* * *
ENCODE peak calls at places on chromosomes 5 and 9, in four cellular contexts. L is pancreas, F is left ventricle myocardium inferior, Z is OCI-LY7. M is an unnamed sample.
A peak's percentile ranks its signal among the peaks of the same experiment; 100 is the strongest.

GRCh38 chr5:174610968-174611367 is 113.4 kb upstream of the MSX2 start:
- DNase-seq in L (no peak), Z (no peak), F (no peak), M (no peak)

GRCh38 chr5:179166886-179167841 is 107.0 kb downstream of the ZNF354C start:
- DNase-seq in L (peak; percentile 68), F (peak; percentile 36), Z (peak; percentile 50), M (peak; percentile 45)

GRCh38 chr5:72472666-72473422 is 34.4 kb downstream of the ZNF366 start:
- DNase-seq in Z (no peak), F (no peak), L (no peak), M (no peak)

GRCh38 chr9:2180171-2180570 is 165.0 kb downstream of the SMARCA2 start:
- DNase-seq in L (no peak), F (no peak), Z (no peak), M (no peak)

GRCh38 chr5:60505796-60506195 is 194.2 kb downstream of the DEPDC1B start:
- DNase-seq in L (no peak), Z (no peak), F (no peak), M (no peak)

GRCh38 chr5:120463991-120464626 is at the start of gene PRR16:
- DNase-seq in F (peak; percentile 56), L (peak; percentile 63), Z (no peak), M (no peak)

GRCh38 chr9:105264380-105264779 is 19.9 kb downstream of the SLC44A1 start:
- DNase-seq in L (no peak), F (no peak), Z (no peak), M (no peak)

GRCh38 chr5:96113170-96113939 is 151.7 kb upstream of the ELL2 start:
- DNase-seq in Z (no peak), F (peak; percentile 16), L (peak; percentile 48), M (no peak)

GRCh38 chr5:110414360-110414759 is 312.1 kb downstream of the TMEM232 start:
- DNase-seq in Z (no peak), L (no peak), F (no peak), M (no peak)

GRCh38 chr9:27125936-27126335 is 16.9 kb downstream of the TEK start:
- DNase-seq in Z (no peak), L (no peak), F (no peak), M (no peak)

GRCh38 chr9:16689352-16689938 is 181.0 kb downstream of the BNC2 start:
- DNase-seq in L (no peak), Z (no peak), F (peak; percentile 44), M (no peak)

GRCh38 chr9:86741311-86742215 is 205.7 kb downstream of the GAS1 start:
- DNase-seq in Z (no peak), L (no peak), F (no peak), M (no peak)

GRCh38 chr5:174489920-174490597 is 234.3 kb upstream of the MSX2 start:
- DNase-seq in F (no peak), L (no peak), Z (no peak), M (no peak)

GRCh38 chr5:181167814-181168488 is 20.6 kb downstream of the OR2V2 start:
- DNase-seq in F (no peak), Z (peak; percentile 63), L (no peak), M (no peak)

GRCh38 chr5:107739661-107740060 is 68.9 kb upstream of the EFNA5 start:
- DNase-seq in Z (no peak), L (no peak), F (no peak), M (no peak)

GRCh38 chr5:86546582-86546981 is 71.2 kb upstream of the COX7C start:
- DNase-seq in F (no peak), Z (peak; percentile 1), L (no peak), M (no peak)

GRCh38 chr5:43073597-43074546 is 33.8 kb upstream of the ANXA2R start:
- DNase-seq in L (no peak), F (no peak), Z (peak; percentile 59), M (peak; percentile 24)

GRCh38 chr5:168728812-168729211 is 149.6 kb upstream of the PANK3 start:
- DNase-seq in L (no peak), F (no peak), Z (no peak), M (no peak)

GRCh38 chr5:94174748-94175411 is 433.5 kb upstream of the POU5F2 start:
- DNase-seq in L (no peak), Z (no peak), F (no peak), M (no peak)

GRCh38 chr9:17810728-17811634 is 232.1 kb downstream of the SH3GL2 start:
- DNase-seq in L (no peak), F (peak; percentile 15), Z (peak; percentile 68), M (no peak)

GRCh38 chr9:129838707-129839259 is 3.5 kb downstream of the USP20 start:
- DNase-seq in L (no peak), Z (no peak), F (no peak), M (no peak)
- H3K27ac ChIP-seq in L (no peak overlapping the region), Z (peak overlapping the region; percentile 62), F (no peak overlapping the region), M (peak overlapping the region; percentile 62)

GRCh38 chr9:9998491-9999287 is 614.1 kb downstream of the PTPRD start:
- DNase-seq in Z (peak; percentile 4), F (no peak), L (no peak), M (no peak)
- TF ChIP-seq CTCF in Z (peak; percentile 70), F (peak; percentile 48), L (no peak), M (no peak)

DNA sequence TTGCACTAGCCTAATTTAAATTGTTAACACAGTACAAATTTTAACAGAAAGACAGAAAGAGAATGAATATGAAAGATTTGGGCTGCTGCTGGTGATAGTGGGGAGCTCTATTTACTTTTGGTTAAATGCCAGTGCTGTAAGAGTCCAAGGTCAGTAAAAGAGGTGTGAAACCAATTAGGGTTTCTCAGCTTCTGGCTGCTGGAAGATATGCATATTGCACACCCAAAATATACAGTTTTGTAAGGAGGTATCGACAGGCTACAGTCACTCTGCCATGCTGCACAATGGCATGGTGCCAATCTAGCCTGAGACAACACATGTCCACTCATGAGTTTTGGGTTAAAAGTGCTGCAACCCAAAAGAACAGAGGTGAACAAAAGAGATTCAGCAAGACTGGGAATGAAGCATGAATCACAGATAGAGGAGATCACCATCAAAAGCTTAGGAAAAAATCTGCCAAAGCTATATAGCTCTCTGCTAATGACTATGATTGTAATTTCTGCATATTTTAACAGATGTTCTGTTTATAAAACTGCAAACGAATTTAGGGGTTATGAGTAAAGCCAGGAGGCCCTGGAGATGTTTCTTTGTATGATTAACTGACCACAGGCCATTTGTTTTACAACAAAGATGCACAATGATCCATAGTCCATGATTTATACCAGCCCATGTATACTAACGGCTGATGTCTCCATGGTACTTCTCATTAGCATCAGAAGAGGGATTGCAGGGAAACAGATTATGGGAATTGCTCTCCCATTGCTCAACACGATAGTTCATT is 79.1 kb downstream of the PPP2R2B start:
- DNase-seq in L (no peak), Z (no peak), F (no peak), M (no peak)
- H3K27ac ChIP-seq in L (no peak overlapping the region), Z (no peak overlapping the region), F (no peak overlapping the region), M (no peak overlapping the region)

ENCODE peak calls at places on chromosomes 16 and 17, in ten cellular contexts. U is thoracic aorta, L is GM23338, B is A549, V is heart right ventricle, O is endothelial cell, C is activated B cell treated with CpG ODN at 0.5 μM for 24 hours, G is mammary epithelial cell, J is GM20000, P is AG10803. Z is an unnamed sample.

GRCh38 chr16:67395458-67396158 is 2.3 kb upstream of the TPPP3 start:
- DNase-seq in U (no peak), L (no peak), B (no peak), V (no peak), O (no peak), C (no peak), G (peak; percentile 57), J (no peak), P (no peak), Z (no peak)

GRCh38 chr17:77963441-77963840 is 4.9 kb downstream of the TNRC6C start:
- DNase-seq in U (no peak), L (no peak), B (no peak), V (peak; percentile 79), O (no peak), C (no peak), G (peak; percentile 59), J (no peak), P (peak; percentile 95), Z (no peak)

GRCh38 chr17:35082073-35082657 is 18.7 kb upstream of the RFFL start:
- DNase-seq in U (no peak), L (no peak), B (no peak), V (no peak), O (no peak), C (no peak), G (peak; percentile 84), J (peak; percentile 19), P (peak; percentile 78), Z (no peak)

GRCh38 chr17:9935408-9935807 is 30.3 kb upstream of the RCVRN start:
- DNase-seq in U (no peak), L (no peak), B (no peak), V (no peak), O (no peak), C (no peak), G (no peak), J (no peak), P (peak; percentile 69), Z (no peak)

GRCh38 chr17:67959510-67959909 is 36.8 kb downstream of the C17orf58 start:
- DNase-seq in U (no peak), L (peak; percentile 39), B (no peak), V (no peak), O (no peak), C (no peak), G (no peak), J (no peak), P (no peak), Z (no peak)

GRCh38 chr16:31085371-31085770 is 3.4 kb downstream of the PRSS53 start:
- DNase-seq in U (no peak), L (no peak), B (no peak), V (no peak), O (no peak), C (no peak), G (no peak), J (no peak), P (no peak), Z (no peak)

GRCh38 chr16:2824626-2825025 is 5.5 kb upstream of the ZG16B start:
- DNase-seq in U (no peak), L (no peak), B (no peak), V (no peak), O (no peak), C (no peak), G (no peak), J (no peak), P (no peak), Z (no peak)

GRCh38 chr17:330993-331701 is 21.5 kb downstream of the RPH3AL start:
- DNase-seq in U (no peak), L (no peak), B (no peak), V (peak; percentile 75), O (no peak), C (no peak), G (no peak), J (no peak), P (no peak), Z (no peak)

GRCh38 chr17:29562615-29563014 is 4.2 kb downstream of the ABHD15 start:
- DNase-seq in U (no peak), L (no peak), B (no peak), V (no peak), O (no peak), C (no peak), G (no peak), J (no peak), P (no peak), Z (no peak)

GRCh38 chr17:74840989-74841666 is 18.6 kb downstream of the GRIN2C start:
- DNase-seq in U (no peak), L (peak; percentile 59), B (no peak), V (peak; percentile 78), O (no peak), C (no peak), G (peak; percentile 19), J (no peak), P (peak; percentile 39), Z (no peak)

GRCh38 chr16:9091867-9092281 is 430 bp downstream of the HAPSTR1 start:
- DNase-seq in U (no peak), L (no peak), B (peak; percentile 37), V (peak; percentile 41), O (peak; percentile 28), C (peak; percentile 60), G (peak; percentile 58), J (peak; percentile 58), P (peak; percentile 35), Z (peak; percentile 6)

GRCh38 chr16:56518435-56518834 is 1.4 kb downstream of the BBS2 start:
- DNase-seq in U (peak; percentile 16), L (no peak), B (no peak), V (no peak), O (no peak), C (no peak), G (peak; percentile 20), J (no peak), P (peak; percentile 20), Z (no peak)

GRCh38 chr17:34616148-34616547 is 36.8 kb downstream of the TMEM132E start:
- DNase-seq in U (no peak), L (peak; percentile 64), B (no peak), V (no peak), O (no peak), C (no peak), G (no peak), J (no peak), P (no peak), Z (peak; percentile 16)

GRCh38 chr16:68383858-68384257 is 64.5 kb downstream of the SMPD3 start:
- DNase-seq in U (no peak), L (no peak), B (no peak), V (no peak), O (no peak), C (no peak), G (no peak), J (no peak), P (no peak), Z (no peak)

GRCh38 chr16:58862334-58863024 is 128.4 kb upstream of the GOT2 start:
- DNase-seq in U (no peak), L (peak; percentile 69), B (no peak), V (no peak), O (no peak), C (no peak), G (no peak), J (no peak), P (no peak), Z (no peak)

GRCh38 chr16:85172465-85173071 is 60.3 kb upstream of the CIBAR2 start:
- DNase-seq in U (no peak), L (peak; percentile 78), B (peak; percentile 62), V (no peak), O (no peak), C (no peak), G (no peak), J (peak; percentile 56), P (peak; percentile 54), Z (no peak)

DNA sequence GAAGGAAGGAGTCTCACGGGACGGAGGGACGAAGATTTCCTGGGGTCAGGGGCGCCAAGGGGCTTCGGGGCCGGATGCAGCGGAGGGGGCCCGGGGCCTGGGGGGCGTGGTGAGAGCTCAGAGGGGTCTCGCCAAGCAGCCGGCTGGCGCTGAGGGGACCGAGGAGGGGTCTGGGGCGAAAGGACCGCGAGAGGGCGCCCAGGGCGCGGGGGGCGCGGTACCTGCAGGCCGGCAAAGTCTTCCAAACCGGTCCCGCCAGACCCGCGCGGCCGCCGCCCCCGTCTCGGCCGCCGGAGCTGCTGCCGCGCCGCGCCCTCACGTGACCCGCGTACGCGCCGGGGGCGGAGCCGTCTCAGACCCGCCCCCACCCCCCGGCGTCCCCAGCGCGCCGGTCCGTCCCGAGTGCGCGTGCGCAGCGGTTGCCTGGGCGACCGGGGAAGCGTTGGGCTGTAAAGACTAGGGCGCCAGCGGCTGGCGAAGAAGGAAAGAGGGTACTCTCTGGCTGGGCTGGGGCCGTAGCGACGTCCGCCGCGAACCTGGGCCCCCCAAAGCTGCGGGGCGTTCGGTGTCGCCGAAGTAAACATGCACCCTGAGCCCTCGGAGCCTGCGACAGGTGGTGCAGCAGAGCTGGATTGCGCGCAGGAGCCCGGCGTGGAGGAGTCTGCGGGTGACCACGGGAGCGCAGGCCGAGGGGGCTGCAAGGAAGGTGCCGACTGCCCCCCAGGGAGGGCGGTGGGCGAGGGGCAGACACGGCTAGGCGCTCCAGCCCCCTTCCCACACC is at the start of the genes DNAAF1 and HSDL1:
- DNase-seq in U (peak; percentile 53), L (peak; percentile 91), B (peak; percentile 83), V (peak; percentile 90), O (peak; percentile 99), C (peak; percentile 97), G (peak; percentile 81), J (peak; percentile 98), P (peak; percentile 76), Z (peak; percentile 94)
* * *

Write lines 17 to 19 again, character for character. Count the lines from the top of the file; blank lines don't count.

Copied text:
GRCh38 chr5:96113170-96113939 is 151.7 kb upstream of the ELL2 start:
- DNase-seq in Z (no peak), F (peak; percentile 16), L (peak; percentile 48), M (no peak)

GRCh38 chr5:110414360-110414759 is 312.1 kb downstream of the TMEM232 start: